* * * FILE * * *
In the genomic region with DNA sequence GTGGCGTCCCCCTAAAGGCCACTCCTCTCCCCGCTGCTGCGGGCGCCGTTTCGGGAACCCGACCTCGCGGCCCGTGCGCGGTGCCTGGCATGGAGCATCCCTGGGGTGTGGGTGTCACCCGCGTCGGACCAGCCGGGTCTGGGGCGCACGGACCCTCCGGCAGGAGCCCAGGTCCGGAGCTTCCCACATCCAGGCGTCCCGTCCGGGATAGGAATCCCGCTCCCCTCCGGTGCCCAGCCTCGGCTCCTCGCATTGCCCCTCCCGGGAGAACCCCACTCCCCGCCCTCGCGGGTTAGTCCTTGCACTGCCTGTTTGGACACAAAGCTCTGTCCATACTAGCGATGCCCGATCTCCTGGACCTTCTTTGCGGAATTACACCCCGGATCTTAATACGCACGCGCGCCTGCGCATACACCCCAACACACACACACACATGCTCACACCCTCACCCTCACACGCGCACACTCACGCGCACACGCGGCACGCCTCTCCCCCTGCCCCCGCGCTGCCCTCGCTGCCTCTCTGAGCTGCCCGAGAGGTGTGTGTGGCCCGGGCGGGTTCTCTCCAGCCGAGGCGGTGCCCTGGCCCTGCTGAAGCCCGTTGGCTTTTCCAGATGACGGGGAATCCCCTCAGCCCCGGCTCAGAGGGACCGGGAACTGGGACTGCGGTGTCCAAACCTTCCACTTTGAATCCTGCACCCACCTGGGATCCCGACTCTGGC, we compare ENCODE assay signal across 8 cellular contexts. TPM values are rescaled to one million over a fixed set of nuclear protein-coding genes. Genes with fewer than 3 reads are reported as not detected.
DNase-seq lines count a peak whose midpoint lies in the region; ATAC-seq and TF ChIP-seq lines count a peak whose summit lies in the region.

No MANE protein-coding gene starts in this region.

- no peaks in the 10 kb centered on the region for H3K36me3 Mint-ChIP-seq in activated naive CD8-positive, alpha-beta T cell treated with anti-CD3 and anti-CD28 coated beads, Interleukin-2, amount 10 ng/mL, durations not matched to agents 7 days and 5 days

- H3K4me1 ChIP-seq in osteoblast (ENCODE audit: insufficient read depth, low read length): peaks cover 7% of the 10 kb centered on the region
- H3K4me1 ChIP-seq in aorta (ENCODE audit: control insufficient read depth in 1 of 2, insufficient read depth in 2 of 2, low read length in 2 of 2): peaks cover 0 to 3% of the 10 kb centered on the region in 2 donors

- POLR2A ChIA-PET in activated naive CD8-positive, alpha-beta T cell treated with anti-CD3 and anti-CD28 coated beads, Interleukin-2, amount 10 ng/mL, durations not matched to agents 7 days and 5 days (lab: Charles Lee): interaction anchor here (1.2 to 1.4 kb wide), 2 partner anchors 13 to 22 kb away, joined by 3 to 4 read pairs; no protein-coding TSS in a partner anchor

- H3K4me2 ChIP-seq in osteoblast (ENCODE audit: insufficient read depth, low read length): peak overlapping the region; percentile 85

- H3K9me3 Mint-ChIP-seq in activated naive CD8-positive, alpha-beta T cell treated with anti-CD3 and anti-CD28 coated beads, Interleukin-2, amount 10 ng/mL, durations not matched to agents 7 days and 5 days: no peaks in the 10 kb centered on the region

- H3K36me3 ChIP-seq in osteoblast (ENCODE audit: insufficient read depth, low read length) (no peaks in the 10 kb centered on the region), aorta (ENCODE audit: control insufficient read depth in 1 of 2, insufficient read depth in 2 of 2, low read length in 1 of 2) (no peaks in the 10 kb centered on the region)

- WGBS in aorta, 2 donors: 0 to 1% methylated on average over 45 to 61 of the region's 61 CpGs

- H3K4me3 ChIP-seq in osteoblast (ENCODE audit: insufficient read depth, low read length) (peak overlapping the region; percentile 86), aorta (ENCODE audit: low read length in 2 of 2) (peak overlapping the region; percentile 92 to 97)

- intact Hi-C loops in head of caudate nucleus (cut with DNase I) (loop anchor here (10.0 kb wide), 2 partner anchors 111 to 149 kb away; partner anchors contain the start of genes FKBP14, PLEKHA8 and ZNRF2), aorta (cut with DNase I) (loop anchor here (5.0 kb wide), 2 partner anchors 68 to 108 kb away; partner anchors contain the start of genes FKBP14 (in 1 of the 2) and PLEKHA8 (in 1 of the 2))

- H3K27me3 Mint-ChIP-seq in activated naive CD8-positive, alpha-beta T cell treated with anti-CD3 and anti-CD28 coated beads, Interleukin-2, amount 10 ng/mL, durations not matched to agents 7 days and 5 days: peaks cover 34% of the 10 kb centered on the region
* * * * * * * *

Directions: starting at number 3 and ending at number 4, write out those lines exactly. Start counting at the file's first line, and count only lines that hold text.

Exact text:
No MANE protein-coding gene starts in this region.

- no peaks in the 10 kb centered on the region for H3K36me3 Mint-ChIP-seq in activated naive CD8-positive, alpha-beta T cell treated with anti-CD3 and anti-CD28 coated beads, Interleukin-2, amount 10 ng/mL, durations not matched to agents 7 days and 5 days